Traditionally, artists began as apprentices. They drew for endless hours and copied the work of the Masters. Tedious, but, as revealed by looking down the long line of master painters, very effective. Far too often, beginning artists bypass this crucial stage and skip to developing their own original style. The best way for an artist to gain understanding in how to effectively skew reality, is by practicing portraying reality. Style should be deconstructed form, not without form.
As Virgil Elliot says, “There is no real danger of an inspired individual with a strong personality losing any of his or her distinctiveness due to thorough training in the technical aspects of art-making. All too often, focusing too much on style and too little on skills results in a set of handicaps that place a low limit on what a person can effectively express through art.”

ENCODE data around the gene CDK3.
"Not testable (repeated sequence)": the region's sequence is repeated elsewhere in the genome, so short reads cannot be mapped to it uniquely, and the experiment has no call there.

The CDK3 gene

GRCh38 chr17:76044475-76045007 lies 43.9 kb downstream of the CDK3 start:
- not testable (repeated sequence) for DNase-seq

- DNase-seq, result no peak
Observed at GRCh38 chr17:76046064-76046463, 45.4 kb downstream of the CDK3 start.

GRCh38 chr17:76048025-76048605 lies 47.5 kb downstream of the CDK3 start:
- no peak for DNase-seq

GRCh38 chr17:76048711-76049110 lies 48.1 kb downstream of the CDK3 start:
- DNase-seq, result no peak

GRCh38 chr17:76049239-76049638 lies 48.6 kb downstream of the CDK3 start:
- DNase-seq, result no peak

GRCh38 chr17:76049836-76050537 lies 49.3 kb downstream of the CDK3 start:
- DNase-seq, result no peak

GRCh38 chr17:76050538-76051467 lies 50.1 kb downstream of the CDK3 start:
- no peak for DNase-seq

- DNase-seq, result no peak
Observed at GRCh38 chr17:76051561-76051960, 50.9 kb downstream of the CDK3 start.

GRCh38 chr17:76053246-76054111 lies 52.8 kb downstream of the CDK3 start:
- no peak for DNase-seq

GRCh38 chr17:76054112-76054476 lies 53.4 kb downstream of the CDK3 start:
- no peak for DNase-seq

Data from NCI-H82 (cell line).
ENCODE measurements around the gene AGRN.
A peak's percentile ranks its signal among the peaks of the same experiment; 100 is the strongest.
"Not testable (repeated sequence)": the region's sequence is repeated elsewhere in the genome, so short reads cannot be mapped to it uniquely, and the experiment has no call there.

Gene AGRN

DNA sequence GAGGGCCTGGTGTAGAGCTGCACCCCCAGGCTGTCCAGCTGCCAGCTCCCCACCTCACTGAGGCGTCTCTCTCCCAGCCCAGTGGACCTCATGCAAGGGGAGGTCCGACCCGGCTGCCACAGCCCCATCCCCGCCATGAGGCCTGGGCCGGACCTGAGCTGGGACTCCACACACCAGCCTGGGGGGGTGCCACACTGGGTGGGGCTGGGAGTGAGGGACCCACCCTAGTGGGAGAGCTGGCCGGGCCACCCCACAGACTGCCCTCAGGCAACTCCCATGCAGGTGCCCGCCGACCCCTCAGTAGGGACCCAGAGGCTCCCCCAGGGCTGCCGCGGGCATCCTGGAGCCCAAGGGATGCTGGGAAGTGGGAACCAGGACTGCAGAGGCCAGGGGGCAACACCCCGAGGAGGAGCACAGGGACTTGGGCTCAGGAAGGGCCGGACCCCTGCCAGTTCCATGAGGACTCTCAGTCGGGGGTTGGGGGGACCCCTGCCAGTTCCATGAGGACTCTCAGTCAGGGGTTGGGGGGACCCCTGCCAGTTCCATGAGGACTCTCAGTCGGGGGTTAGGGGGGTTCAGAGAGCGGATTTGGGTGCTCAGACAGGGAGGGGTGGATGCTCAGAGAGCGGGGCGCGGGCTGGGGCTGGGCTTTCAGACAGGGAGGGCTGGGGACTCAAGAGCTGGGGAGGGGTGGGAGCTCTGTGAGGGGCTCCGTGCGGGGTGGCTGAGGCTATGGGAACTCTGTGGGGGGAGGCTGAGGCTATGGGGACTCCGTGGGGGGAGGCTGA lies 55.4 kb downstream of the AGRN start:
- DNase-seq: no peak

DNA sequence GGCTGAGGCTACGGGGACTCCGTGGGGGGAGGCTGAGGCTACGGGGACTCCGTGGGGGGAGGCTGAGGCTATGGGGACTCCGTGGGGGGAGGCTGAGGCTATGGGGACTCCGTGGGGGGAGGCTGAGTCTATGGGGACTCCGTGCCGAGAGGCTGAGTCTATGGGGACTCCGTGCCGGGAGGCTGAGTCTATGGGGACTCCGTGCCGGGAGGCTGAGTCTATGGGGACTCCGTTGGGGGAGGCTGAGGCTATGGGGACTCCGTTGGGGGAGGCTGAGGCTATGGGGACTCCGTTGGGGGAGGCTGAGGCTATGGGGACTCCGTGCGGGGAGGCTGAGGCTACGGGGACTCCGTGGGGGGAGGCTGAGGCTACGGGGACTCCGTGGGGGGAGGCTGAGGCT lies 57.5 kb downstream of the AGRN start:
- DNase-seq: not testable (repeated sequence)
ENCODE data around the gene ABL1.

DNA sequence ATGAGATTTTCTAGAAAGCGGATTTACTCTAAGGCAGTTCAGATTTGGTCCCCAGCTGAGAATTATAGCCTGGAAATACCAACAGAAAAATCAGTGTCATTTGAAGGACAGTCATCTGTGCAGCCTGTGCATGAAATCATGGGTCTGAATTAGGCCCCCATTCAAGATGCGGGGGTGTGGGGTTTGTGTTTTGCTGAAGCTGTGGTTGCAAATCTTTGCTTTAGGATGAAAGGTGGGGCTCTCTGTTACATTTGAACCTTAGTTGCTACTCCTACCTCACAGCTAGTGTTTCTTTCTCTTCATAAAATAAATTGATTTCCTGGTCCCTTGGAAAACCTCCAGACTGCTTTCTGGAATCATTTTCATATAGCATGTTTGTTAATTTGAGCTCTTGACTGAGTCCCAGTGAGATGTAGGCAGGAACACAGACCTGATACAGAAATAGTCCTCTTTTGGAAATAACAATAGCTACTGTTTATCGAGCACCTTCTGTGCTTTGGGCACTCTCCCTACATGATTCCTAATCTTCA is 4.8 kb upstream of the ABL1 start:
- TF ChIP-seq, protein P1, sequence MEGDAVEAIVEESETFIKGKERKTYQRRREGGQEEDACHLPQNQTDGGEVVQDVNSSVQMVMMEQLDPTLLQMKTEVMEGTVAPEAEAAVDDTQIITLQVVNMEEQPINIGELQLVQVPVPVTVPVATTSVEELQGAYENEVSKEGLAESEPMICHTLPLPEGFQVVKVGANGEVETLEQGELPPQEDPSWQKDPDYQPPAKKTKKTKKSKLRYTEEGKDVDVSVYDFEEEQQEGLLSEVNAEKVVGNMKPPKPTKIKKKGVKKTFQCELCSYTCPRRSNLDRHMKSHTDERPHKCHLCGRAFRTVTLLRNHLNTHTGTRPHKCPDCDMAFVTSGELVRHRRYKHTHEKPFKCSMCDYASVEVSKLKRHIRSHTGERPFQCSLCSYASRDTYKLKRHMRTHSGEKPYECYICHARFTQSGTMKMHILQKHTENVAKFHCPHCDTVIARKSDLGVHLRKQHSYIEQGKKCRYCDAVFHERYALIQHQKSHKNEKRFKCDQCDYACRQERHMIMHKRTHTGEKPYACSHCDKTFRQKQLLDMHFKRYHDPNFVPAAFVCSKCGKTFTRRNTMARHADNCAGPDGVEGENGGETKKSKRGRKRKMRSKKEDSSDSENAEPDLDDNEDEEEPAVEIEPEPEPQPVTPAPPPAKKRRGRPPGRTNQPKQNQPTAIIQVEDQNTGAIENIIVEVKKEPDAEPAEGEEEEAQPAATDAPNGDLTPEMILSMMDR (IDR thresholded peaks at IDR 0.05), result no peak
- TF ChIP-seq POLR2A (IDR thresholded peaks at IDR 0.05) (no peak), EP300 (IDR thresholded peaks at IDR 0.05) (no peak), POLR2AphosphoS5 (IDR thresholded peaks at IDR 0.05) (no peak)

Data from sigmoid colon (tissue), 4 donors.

Pablo Picasso is a classic example of form deconstructed. His early works display an expert understanding of form and matter. As he matured as an artist, he removed the superfluous, moved around the form rather than capturing it from one angle, and explored other various theories. If he had not had a solid understanding of transferring reality to canvas, he could not have succeeded in Cubism.
For perspective, I offer a personal story. In my early teens, I took to writing poetry. I did not know any poetic forms – other than that a sonnet contained 14 lines. In an effort to preserve my originality and stream of consciousness, I purposefully did not edit my poetry. Years later, like the artist who has always relied on their own style, who operates outside of the traditional methods of art-making, and who has never actually learned to paint, the results are quite laughable.